A Fond Farewell

Article excerpt

In the fall of 1996, I wrote in these pages, "No longer is it possible to rationalize not meditating or not following the diet or not doing exercise or not discussing important issues with one's partner. When one has cancer, the time is now." Two years later I am as busy as ever and am struggling to maintain these activities as priorities in my life. I have come to the conclusion that I must eliminate some of the demands on my time to maintain the practices that ensure my physical and spiritual well-being. Much as I have enjoyed writing for Herizons, I know that it is time for me to write this final column as a part of the restructuring process currently going on in my life.

What has happened to me during my years as a columnist has had an impact on the evolution of my ideas and perceptions of reality. As I changed from an active, strong woman delighting in carrying her canoe over difficult portages to a partially disabled woman incapable of walking pain free, and with a cancer diagnosis to boot, my ideas about who we are, self-esteem and body image have evolved and matured.

In this space, I have frequently examined body image and its relationship to women's health and self-esteem. I have promoted the development of positive body image and self-esteem through physical activities such as yoga, canoeing and the martial arts. I believe as strongly now as I ever have that our bodies are the temples of our spirits, and our health, well-being and spiritual development depend on how we take care of these temples. Paradoxically, however, we must ultimately let go of these body images for they are still only images no matter how well they have served us, and they do not tell the whole story of who we are. Neither does our self-esteem, based as it is in transient, impermanent characteristics and abilities.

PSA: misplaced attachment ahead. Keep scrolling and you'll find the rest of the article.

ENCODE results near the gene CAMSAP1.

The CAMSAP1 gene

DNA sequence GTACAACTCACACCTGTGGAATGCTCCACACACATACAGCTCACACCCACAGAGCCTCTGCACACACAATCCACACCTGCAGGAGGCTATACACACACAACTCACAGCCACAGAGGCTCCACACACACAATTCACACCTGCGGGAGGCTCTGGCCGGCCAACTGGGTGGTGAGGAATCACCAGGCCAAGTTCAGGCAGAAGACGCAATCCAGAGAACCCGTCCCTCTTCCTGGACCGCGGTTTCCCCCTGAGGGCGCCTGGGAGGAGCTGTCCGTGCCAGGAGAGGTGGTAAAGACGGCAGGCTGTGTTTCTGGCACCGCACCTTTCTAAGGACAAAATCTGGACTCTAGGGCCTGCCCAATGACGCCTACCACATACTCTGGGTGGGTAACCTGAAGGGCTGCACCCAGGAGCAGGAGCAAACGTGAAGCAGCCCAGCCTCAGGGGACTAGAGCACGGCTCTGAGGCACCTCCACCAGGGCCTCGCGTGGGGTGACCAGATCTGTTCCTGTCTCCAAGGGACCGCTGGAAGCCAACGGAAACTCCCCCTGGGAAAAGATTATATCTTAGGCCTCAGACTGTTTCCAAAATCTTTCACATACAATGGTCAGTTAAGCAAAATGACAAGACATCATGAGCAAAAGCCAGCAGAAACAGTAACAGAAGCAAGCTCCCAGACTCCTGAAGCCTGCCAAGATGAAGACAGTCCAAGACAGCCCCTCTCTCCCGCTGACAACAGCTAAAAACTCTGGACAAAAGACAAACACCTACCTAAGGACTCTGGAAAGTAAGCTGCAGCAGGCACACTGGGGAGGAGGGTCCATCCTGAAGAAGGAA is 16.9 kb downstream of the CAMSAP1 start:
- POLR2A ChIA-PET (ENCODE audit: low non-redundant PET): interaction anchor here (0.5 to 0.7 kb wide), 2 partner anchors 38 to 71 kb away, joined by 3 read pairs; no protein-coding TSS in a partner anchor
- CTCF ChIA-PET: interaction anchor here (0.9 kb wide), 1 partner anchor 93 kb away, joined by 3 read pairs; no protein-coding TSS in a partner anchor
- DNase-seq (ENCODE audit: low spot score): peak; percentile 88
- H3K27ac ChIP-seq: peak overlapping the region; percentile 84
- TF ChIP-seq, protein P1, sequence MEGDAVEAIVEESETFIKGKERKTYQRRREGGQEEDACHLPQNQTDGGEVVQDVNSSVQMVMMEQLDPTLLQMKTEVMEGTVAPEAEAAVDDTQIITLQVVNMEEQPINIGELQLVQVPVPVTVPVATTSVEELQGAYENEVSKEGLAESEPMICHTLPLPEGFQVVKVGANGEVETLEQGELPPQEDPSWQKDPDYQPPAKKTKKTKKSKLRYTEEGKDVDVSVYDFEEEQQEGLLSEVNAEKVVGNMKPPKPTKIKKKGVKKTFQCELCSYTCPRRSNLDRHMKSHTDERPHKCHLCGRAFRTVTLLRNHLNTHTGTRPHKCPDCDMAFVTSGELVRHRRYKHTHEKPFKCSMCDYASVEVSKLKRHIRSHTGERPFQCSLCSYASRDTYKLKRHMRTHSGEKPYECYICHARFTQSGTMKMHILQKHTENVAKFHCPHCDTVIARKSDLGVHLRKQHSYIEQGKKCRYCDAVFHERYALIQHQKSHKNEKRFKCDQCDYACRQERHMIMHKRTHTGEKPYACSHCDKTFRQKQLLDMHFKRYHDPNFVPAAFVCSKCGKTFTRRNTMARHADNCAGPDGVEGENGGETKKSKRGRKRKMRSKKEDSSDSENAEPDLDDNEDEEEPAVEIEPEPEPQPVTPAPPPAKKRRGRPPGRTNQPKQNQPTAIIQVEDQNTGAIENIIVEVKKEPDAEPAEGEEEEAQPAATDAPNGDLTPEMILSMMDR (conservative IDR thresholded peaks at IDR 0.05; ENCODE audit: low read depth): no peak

When our skills, strengths and abilities fade or are undermined or destroyed by accident, illness or dramatic lifestyle change, we often fred ourselves in psychological crisis because we no longer know who we are. This is the question of spiritual quest: Who are we when we can no longer do what we have always done? Who are we when the self-image we have built no longer rests on reality? I advocate meditation as a practical and direct means to the answer to this question.

I declare myself a feminist without reservation. However, I have, from time to time, criticized certain aspects of feminism in my column. …